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Lae-Tsu: Seeking the Highest Good

Lao-Tsu (570-490 B.C.) wrote the following on the highest good in his Tao Te Ching:
"The highest good is like water. Water gives life to the ten thousand things and does not strive.
It flows in places men reject and so is like the Tao. In dwelling, be close to the land.
In meditation, go deep in the heart. In dealing with others, be gentle and kind. In speech, be true.
In ruling, be just. In business, be competent. In action, watch the timing. No fight; no blame."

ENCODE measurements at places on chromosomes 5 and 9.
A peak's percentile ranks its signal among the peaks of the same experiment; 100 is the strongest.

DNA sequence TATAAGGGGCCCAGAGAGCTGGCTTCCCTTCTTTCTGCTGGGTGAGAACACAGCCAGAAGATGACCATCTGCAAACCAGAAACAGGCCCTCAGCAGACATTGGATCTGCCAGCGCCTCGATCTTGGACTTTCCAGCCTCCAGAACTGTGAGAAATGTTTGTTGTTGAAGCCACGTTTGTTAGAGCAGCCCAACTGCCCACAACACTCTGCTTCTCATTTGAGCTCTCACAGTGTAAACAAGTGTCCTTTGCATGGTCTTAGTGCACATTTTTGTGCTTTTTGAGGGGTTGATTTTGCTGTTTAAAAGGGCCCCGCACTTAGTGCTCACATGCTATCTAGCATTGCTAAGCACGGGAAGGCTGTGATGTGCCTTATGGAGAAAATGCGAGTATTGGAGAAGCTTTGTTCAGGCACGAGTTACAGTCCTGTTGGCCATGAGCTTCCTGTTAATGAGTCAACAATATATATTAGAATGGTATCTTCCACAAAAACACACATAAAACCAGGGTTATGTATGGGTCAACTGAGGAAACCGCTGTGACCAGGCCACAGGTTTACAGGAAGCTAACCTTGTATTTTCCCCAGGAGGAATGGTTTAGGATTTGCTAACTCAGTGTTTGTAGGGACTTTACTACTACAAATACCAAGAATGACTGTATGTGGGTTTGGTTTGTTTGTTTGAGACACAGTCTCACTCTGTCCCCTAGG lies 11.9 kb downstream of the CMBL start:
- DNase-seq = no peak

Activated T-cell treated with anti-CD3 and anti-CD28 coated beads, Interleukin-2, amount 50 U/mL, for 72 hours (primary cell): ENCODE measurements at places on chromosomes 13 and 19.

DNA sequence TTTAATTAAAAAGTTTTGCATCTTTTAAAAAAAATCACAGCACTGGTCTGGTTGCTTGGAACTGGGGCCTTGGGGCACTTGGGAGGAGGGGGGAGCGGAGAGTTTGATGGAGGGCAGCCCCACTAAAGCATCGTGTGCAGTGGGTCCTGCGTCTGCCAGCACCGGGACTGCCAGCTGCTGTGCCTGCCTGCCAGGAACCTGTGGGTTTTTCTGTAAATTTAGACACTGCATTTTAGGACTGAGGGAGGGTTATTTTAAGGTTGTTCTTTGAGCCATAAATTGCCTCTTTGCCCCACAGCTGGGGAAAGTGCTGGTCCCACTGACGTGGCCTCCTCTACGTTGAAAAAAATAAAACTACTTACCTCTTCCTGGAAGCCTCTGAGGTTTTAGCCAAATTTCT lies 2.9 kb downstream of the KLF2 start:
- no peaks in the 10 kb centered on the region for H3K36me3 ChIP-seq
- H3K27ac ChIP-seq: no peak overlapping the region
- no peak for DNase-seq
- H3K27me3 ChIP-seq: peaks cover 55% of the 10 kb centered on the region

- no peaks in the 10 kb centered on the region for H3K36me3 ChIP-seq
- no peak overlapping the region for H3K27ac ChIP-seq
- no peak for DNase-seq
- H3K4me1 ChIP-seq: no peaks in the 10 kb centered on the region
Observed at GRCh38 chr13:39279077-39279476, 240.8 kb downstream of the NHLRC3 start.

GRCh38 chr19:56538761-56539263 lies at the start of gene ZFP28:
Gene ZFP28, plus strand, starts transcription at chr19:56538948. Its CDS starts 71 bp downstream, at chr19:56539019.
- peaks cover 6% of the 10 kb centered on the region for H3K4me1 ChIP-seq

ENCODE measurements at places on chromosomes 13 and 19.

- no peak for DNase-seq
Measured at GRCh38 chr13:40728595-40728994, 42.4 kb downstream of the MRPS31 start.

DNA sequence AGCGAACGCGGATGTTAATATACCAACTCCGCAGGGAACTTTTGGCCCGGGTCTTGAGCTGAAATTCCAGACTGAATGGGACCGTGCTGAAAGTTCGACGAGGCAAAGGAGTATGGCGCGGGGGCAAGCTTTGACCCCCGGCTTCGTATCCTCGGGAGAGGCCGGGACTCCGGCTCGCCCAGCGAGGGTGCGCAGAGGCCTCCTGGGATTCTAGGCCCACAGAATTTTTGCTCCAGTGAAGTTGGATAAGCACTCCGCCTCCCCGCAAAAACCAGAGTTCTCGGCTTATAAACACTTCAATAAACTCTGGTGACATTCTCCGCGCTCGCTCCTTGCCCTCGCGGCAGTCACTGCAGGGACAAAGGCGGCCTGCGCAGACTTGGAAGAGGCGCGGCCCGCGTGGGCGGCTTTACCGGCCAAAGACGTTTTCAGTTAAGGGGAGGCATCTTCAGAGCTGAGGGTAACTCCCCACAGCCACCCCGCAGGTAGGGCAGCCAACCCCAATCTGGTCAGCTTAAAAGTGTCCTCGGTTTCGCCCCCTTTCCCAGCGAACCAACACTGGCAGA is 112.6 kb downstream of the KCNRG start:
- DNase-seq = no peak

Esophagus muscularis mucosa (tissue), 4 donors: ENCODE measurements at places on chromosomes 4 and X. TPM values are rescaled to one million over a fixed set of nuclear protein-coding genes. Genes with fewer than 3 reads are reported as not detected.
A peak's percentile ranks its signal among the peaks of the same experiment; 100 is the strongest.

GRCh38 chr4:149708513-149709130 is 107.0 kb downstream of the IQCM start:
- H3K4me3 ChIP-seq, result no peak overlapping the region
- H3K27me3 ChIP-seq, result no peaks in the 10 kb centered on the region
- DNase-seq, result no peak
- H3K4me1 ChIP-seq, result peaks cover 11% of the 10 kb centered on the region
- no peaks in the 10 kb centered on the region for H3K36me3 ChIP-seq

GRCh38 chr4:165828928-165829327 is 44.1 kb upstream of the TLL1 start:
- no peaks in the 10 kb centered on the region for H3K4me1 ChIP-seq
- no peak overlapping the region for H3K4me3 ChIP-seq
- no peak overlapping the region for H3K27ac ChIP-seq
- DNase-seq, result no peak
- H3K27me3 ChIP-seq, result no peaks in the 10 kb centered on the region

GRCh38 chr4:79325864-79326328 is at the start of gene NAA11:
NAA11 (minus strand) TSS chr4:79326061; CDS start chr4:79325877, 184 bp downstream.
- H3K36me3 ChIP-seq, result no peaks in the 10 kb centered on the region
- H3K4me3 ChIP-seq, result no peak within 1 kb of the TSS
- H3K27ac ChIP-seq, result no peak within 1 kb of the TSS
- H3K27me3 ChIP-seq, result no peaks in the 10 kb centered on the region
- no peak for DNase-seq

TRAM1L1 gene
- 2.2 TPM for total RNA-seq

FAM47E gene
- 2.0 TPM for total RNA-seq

1. Think about his meaning and how it might be similar or different than key ideas in seeking the highest good in both Confucianism and Christianity.
2. What is the relationship of right being to right doing in each of these three religions (Taoism, Confucianism, and Christianity)?

Solution Summary

This post examines the search for the highest good. The path to the highest good and acting in a "right" way is examined from the Taoist, Confucian, and Christian perspectives. Over 750 words of original text along with links to sources used.